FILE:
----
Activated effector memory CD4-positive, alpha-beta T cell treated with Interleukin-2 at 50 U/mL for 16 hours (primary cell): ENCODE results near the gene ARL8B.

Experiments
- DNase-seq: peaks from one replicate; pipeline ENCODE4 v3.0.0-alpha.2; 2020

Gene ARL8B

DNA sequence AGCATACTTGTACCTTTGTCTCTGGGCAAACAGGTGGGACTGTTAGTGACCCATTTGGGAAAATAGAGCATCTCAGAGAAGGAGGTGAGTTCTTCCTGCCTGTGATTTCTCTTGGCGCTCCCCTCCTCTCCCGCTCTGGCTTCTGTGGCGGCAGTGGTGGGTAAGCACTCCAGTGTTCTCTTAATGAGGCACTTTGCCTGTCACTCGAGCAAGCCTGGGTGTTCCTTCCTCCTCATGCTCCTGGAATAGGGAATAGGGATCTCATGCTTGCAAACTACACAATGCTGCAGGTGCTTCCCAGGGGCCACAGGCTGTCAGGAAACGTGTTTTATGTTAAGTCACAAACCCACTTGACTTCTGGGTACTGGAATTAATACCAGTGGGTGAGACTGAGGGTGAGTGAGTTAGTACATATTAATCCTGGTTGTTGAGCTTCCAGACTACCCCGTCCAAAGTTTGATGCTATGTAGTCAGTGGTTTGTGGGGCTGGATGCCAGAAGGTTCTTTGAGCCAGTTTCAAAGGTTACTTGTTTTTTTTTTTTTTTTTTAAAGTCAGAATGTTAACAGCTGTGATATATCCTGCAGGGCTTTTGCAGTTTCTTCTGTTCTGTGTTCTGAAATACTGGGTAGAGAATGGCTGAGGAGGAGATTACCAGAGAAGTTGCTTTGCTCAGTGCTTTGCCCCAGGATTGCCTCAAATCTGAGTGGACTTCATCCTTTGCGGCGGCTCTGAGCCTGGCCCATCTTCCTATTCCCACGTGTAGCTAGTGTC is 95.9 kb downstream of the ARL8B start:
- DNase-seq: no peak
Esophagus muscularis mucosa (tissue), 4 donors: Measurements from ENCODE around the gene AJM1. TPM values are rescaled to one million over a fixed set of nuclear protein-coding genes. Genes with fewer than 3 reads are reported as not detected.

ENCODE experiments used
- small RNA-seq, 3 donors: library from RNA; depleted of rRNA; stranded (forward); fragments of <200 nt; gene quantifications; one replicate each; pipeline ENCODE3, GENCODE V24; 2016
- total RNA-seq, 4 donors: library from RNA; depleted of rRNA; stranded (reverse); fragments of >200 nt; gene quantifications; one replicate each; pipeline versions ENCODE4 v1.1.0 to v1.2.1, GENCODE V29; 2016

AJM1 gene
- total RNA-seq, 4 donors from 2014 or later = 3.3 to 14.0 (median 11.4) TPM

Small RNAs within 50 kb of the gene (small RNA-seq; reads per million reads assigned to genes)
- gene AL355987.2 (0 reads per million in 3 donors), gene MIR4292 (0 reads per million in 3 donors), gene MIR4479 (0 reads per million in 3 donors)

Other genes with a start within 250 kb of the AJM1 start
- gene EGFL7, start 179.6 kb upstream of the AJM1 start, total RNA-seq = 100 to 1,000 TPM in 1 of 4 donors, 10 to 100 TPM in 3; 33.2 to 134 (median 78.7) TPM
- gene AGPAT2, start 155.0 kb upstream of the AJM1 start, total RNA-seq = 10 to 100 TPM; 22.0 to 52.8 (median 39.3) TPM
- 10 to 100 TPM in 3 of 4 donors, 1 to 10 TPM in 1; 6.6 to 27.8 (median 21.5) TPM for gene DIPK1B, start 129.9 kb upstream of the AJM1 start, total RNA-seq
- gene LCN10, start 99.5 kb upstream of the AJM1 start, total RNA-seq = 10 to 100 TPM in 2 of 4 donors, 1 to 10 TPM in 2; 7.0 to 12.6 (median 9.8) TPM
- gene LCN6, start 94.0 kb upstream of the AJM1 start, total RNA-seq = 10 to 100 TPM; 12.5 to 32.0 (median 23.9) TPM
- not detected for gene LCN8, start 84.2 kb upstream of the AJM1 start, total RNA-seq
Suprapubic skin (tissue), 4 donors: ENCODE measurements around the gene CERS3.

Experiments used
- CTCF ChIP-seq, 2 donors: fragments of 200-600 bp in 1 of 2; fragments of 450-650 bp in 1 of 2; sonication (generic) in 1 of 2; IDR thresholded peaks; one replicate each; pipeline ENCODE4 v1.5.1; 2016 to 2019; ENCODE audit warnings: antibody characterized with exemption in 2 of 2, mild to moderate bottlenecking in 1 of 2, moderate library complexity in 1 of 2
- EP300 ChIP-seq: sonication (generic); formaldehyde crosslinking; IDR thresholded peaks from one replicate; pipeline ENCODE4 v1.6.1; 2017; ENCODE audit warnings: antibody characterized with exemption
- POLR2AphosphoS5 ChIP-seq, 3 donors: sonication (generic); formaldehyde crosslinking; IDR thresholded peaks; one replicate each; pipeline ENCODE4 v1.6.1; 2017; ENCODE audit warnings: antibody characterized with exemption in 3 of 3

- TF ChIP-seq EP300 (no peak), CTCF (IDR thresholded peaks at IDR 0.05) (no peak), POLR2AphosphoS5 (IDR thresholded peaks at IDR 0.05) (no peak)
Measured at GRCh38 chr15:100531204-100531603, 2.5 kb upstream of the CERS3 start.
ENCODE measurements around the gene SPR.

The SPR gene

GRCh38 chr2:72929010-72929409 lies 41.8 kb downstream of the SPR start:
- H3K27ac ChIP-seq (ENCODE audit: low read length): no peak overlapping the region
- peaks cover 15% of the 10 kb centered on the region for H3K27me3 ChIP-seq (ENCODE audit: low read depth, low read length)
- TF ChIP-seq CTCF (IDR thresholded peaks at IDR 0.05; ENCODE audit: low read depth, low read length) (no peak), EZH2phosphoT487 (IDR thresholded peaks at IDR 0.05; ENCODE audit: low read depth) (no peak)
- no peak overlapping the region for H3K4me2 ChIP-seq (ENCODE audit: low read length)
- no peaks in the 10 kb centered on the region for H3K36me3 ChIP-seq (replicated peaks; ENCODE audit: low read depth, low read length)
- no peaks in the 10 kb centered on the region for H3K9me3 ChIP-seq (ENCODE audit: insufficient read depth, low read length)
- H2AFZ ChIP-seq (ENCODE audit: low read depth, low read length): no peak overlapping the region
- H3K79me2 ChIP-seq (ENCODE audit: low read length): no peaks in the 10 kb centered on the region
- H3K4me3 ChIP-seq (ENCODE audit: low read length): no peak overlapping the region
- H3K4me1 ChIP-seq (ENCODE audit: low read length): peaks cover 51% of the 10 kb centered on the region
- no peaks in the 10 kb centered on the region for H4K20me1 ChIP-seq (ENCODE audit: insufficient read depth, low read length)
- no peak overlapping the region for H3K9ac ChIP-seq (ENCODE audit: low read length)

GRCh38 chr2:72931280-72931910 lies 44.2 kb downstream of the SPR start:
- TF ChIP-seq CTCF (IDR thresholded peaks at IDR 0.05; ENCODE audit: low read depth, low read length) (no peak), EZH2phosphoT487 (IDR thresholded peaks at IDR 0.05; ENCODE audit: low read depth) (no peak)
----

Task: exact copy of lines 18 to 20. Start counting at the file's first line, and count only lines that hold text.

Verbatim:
- 10 to 100 TPM in 3 of 4 donors, 1 to 10 TPM in 1; 6.6 to 27.8 (median 21.5) TPM for gene DIPK1B, start 129.9 kb upstream of the AJM1 start, total RNA-seq
- gene LCN10, start 99.5 kb upstream of the AJM1 start, total RNA-seq = 10 to 100 TPM in 2 of 4 donors, 1 to 10 TPM in 2; 7.0 to 12.6 (median 9.8) TPM
- gene LCN6, start 94.0 kb upstream of the AJM1 start, total RNA-seq = 10 to 100 TPM; 12.5 to 32.0 (median 23.9) TPM